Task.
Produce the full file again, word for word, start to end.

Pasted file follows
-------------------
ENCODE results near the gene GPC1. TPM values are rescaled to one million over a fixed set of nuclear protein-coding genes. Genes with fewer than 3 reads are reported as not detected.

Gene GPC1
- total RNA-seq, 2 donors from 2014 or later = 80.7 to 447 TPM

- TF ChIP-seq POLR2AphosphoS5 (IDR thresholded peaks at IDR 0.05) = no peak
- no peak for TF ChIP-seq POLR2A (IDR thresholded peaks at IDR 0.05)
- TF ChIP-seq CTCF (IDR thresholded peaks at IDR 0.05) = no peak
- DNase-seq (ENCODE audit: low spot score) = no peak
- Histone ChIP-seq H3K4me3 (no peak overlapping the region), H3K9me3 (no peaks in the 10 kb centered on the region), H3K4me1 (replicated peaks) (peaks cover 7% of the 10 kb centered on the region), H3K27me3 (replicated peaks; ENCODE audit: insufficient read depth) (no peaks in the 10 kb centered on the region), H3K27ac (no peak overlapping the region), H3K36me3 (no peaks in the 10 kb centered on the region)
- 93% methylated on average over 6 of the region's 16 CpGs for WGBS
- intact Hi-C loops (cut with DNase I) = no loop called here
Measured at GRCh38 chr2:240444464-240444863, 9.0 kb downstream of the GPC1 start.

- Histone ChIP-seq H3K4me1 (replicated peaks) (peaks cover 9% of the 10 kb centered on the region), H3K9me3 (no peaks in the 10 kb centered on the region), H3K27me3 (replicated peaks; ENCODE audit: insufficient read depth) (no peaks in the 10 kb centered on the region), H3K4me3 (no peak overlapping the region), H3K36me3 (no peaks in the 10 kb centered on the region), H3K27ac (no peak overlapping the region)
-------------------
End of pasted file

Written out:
ENCODE results near the gene GPC1. TPM values are rescaled to one million over a fixed set of nuclear protein-coding genes. Genes with fewer than 3 reads are reported as not detected.

Gene GPC1
- total RNA-seq, 2 donors from 2014 or later = 80.7 to 447 TPM

- TF ChIP-seq POLR2AphosphoS5 (IDR thresholded peaks at IDR 0.05) = no peak
- no peak for TF ChIP-seq POLR2A (IDR thresholded peaks at IDR 0.05)
- TF ChIP-seq CTCF (IDR thresholded peaks at IDR 0.05) = no peak
- DNase-seq (ENCODE audit: low spot score) = no peak
- Histone ChIP-seq H3K4me3 (no peak overlapping the region), H3K9me3 (no peaks in the 10 kb centered on the region), H3K4me1 (replicated peaks) (peaks cover 7% of the 10 kb centered on the region), H3K27me3 (replicated peaks; ENCODE audit: insufficient read depth) (no peaks in the 10 kb centered on the region), H3K27ac (no peak overlapping the region), H3K36me3 (no peaks in the 10 kb centered on the region)
- 93% methylated on average over 6 of the region's 16 CpGs for WGBS
- intact Hi-C loops (cut with DNase I) = no loop called here
Measured at GRCh38 chr2:240444464-240444863, 9.0 kb downstream of the GPC1 start.

- Histone ChIP-seq H3K4me1 (replicated peaks) (peaks cover 9% of the 10 kb centered on the region), H3K9me3 (no peaks in the 10 kb centered on the region), H3K27me3 (replicated peaks; ENCODE audit: insufficient read depth) (no peaks in the 10 kb centered on the region), H3K4me3 (no peak overlapping the region), H3K36me3 (no peaks in the 10 kb centered on the region), H3K27ac (no peak overlapping the region)